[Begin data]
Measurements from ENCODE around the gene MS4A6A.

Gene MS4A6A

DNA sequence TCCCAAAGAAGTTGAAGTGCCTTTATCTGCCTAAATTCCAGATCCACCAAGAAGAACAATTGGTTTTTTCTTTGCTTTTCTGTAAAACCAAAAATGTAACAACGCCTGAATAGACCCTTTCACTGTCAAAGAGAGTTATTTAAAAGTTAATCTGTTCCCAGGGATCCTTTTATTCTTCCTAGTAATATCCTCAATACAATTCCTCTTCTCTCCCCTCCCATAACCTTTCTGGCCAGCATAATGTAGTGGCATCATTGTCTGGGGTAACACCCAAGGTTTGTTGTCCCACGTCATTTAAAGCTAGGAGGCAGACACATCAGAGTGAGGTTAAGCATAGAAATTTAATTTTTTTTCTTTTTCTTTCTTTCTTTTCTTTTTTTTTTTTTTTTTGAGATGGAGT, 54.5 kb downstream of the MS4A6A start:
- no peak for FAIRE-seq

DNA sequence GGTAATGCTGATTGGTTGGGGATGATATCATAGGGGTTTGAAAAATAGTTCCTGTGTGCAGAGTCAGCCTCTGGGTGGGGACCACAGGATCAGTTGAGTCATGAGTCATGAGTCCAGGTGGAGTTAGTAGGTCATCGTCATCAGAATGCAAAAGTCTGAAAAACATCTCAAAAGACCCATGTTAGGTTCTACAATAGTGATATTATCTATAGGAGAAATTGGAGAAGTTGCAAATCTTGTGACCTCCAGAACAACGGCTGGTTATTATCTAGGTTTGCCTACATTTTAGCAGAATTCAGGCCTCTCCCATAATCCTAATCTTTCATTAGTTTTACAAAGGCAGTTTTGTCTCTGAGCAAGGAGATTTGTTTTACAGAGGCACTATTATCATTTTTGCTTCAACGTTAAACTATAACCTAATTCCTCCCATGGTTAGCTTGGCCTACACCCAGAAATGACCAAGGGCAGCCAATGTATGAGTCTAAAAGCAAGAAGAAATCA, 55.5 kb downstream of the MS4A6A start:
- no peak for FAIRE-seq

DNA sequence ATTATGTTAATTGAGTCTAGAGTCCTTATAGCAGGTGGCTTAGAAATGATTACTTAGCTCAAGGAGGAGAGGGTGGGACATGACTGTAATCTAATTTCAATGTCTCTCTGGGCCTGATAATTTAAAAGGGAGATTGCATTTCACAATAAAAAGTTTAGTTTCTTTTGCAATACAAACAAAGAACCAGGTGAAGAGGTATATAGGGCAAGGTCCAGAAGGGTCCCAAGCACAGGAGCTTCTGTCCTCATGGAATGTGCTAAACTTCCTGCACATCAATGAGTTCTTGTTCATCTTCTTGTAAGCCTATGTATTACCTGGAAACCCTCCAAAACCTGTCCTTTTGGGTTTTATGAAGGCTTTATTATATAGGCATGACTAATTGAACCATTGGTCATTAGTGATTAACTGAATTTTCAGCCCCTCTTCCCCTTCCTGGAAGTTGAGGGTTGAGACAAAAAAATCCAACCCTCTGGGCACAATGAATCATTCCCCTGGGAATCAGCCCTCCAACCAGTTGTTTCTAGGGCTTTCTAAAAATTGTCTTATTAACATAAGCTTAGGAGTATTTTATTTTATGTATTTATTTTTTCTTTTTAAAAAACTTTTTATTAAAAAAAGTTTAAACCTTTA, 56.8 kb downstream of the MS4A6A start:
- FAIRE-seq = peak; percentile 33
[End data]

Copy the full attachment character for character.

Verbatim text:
Measurements from ENCODE around the gene MS4A6A.

Gene MS4A6A

DNA sequence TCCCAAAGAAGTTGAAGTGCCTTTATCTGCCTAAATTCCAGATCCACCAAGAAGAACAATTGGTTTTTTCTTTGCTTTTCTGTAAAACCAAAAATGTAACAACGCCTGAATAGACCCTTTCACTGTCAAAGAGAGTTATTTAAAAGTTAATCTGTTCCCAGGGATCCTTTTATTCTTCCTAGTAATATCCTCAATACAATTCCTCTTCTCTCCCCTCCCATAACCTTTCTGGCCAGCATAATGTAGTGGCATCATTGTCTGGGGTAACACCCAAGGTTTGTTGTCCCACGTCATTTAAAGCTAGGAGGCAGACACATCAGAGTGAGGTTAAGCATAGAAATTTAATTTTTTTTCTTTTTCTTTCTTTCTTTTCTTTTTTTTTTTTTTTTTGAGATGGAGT, 54.5 kb downstream of the MS4A6A start:
- no peak for FAIRE-seq

DNA sequence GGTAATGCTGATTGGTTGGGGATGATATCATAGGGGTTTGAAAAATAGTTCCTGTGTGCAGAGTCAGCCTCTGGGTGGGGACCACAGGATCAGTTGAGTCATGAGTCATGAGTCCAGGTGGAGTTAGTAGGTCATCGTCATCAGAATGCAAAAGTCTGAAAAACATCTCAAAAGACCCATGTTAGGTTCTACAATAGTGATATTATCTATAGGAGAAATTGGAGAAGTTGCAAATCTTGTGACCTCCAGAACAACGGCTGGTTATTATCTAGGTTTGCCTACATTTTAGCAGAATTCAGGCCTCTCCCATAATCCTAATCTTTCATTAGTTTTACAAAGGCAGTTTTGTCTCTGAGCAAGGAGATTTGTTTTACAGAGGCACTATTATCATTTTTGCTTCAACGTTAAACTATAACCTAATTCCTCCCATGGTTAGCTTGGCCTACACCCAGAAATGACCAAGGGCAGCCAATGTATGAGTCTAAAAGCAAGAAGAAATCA, 55.5 kb downstream of the MS4A6A start:
- no peak for FAIRE-seq

DNA sequence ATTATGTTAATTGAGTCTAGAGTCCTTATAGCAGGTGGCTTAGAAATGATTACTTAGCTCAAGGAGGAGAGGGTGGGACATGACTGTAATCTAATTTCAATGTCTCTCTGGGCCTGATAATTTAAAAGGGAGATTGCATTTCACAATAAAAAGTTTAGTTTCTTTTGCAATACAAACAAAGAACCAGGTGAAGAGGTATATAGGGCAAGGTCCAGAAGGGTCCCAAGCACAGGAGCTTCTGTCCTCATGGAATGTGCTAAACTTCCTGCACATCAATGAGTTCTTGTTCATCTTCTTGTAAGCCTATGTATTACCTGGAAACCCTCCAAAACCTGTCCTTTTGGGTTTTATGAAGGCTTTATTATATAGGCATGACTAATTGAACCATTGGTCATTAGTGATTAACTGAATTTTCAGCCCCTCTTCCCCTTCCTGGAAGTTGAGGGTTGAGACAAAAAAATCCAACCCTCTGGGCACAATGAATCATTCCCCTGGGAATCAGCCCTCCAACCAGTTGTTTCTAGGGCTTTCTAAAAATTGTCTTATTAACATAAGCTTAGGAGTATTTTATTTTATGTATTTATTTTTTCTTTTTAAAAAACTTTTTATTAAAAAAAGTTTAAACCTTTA, 56.8 kb downstream of the MS4A6A start:
- FAIRE-seq = peak; percentile 33